Ah, the New Year! Queue the obligatory reflection on last year, along with the anticipation and promise of the new one. And, of course, the New Year's Resolution! Did you make one? How's it going so far?
I've always thought that the best time to change your lifestyle is right now, and that the nature of the Human Condition makes it likely to be a challenge, regardless of what date is showing on the calendar.
But in the world of autocross there most certainly is a "season." Except for those fortunate to live in the South, winter forces most of us to take at least a few months off. That time off also gives us a chance to set new goals, take on bigger projects, and make a clean mental break with whatever we did last year.
Regarding that Goal Stuff
If you're reading this, it probably means that you take autocrossing at least a wee bit more seriously than someone who just shows up a couple weekends a year to drive their car around some cones. So, have you set an autocrossing goal for the new season? Should you be setting a goal at all? There are a lot of really smart people who don't even agree on this issue. Some say you should. Others say it is a waste of time.
Goals are certainly one way to influence your perspective. But they are often too specific, and achieving them is often dependent on things we cannot control. Research shows that failing a specific goal can demotivate just as well as it can motivate.
No matter what your position on setting goals, there is one thing I believe: Life is all about making choices and compromise. Every step of the way, we're making decisions about what to do and how to go about doing it. Some decisions are big and obvious. But lots are tiny...even subconscious.
When I started realizing this, it became clear that small changes in perspective can have huge impacts in results over time. This perspective (some might use the term, "attitude") influences everything you'll do this year, whether you think so or not. Some examples:
- Most of us have a limited budget. So, do you spend your money on gas and hotel to far-away events? On a new set of tires? On a driving school?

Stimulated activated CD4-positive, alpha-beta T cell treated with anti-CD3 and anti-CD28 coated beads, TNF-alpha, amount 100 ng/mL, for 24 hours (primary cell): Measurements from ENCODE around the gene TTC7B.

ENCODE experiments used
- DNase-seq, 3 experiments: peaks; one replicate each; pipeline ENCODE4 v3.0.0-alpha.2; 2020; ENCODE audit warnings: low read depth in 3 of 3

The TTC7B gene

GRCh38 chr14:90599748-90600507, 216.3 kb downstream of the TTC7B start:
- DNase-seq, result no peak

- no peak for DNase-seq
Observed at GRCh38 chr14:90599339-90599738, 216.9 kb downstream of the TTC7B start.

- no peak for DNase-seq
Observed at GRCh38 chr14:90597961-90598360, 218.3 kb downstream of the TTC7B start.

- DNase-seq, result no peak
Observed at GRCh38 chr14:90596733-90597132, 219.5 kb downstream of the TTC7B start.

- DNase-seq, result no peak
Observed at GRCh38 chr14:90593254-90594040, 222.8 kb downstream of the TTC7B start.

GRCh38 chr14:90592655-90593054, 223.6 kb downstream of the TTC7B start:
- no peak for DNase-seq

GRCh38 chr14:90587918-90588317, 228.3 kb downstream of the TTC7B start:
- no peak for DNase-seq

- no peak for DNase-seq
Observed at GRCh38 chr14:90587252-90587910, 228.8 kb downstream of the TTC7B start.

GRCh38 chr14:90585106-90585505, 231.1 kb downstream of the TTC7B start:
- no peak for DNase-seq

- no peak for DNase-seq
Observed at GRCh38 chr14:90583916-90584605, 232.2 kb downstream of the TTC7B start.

- When you're packing and preparing for an event, do you just jump in the car and go? Do you pack any tools at all? Or do you spend hours going over the car with a fine-tooth comb and a torque wrench?
- When you have a bad result at a big event, do you get mad? Shrug it off? Analyze the crap out of it? Forget it happened?
How do these choices impact what happens later? And what happens after that?
It started to become clear that the effects of all these decisions are cumulative. Minor changes in perspective can have huge impacts. Your perspective will influence those small, subconscious decisions. Those, in turn, influence bigger decisions. And they all impact how you perform, deal with bad luck, or capitalize on good luck. And ultimately, they are a big part in determining whether you feel "self-actualized," which is a 50-cent word that I'm not actually qualified to use. So I interpret it more-or-less as "enjoying the heck out of myself."
So setting goals might be fine and all. But in my opinion, the only thing that ACTUALLY MATTERS is that you build some mechanism to help maintain the perspective (attitude!) you want. And it needs to be something that your subconscious can hang on to. Something simple and intuitive.
Pick A Word
If I actually knew how to do this, I'd be writing this post from my yacht in the Mediterranean, sipping a bottle of very expensive wine, with my Nobel Prize sitting on the table next to me.
But it still seems like a worthy exercise. So this year, I'm going to try an experiment on myself. Instead of a New Year's Resolution, I'm going to pick a Word.
The goal is to use my Word as the litmus test for my decisions. A gut-check on my attitude, if you will. If I'm doing something that is inconsistent with my Word, it should make me stop for a moment and ponder my choice.
I don't think it has to have some super-literal definition. And I'm guessing my interpretation of it might change over the course of the year. But it has to be something that connects you to your goals and evokes an emotional response. Want to try it with me? Here are some ideas: